The first time I read These Old Shades, I could hardly recognize it as a Georgette Heyer novel. It was the first of her early, non-Regency historical romances I had read—and everything about it felt alien to the Georgette Heyer I knew, or thought I knew. Perhaps because of those expectations, on a first read I found I didn’t enjoy it much. And yet this was the book that launched Heyer as a bestselling novelist, the book her admirers begged her to repeat, the novel that was for years her most popular work. Was I missing something?
Rereading it now, I think perhaps I was.
These Old Shades is sort of but not exactly a sequel to Heyer’s first work, The Black Moth. It picks up more or less the same characters three years later. Only the characters now have completely different names, and that book’s villain has become the hero, putting the earlier book’s central characters more off to the sideline. One or two inconvenient and minor relatives and young brothers are left out, and if you haven’t read The Black Moth, you can jump into this book without a problem.
The book starts out on a chilling note, as his Grace the Duke of Avon buys a teenager for a single diamond, establishing that a) he’s a wealthy but careless sort of dude and b) really not good with the entire bargaining and c) the teenager’s guardian is not the nicest sort of dude. Although said teenager is filthy and dressed in rags and has just been accused of snake thievery, the Duke and his friend, Hugh Davenant, can immediately tell that the kid is actually of gentle birth, because, well, the kid is all mannerly and has a gentle bearing and no member of the lower classes can possibly fake that sort of thing. It’s fiction; roll with it. (Plus, later, a totally different supposedly upper class character will be revealed as “obviously” of low birth because blood will tell and all that and although he’s seemingly wealthy he can’t help longing for the peasant farm, cause, you know, that’s his heritage, not that he’s ever actually been to a peasant farm. As I said, roll with it, oh plebes.)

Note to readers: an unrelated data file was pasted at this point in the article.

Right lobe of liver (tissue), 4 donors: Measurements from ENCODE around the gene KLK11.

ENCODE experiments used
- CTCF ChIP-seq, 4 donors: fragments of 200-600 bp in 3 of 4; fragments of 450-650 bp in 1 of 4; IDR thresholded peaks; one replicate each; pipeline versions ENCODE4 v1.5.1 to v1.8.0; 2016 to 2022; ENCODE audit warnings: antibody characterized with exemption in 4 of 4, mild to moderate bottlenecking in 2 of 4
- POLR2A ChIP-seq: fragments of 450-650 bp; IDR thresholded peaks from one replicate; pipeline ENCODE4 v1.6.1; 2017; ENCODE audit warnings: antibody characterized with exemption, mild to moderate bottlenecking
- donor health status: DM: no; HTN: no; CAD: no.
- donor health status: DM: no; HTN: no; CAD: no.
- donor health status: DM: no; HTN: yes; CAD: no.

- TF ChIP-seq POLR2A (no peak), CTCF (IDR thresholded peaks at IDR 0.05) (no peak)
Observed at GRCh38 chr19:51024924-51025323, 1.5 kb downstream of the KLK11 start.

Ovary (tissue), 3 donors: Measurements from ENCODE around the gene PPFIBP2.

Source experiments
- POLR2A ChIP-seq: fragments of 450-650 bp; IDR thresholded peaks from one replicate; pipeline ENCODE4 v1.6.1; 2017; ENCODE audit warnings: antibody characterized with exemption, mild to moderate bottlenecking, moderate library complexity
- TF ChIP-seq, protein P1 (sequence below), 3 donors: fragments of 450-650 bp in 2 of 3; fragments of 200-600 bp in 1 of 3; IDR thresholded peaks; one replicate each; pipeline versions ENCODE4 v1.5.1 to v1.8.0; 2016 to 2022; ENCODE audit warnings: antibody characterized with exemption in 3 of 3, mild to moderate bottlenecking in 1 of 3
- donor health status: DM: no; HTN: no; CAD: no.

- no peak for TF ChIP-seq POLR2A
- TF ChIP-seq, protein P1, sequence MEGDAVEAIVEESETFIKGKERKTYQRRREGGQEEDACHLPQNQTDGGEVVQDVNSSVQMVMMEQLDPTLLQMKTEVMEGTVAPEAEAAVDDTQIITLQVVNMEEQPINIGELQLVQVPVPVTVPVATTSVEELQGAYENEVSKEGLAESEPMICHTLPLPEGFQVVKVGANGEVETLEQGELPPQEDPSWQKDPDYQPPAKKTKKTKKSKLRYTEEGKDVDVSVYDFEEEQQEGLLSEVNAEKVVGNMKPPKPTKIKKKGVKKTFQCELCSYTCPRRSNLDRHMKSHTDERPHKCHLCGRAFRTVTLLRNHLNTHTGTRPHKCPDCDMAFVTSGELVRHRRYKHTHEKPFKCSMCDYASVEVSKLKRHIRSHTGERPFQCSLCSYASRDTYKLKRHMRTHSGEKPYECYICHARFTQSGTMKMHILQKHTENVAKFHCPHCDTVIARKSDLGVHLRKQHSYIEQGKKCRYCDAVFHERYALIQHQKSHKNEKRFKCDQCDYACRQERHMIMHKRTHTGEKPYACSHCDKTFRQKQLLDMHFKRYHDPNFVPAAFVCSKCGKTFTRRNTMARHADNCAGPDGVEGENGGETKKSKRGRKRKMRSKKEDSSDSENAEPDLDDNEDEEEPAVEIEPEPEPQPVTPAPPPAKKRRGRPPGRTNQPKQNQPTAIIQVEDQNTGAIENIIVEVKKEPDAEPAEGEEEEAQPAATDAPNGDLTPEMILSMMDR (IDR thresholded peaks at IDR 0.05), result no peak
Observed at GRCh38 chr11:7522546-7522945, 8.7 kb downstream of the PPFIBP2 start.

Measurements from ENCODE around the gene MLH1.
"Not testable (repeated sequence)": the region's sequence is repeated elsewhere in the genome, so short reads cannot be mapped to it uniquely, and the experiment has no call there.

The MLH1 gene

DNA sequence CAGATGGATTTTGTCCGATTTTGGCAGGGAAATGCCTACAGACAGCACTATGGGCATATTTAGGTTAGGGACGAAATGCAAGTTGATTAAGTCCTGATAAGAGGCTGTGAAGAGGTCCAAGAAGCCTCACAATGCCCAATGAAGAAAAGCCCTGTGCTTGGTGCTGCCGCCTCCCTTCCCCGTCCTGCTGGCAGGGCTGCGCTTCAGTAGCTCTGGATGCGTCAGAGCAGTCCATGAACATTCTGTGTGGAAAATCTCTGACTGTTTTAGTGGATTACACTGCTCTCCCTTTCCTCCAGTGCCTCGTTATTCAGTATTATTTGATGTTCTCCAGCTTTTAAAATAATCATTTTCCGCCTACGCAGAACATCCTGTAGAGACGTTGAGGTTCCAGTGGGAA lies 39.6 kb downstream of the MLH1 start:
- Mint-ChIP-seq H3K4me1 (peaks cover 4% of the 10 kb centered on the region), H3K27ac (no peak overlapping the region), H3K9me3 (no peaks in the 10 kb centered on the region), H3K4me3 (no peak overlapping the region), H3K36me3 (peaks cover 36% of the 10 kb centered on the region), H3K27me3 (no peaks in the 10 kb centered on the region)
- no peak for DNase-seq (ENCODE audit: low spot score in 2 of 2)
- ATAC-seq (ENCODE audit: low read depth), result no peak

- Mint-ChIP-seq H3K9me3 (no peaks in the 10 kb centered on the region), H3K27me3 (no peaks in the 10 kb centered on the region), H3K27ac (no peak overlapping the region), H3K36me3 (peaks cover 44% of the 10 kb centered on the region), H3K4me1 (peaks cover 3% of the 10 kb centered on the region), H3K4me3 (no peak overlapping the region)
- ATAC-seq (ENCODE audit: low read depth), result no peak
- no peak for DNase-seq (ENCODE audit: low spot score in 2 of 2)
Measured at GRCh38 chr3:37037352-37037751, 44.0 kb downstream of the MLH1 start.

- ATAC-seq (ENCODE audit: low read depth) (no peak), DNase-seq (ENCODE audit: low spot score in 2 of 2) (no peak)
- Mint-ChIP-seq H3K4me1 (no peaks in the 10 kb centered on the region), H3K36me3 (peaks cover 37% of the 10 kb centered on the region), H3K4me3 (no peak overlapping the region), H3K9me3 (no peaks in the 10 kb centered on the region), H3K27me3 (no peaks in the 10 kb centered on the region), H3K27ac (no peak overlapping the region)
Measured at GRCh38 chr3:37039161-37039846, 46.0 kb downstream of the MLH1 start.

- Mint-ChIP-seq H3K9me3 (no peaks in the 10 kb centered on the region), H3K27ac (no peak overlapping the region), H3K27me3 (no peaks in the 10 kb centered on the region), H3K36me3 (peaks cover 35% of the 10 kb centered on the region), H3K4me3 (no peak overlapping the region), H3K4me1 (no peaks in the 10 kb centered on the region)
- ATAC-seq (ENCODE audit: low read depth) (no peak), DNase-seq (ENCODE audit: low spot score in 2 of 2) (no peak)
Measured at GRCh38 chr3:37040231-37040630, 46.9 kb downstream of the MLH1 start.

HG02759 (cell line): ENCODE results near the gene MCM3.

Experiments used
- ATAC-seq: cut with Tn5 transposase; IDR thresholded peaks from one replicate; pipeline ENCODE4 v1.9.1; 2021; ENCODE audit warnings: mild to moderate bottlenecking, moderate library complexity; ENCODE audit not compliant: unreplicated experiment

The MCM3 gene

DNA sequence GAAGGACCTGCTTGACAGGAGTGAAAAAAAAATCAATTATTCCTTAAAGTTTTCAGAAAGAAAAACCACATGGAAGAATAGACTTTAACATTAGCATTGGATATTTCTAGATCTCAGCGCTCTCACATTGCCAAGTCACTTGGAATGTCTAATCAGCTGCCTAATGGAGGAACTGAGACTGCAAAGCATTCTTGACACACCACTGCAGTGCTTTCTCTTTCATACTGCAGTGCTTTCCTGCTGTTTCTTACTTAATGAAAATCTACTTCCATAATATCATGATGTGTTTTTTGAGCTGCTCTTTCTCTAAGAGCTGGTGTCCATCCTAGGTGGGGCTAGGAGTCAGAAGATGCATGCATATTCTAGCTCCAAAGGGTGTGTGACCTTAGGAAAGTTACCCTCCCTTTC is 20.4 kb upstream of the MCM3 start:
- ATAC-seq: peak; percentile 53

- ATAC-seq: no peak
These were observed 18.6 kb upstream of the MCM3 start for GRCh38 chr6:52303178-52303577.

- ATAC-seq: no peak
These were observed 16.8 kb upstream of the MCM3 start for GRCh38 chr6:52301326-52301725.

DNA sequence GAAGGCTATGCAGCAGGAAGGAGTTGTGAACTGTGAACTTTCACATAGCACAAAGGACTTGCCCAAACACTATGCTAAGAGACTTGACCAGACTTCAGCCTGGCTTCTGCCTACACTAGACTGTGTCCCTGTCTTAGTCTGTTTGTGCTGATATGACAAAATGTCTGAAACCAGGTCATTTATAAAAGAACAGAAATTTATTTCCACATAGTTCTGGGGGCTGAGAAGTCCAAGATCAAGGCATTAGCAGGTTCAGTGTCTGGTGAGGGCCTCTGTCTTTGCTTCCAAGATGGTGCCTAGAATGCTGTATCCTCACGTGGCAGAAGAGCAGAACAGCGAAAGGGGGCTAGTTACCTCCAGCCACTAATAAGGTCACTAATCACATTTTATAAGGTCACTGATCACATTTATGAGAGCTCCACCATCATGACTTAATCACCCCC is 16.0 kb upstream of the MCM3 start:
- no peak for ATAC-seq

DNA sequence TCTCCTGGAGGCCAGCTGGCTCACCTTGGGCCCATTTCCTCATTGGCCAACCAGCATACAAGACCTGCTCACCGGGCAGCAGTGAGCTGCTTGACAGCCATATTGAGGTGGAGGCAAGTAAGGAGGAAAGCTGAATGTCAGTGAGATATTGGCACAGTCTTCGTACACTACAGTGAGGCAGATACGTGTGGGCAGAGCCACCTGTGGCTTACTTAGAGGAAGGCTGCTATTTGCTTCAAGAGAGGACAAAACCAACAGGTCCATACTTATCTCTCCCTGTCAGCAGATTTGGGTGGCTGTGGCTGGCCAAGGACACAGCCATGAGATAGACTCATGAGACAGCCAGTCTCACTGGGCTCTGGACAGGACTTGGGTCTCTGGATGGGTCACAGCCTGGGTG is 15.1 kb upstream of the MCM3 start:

It does not take any really astute reading to realize that the teenager is in fact a young girl, supposedly twenty, but acting much younger, and the Duke’s purchase of her is part of a Decidedly Evil Scheme that will (spoiler!) produces an appropriately happy, Cinderella ending for all, even (eventually) the poor unfortunate middle class dude who gets his horse stolen in the middle of the all of the kidnapping, duels, drugging and general derring-do, an episode that leads to this bit of dialogue from the horse-thief, Rupert, who is, of course, a charming and feckless nobleman:
“Curse his impudence!” said Rupert. “I left him a message! Does the fellow think I’m not to be trusted with a horse?”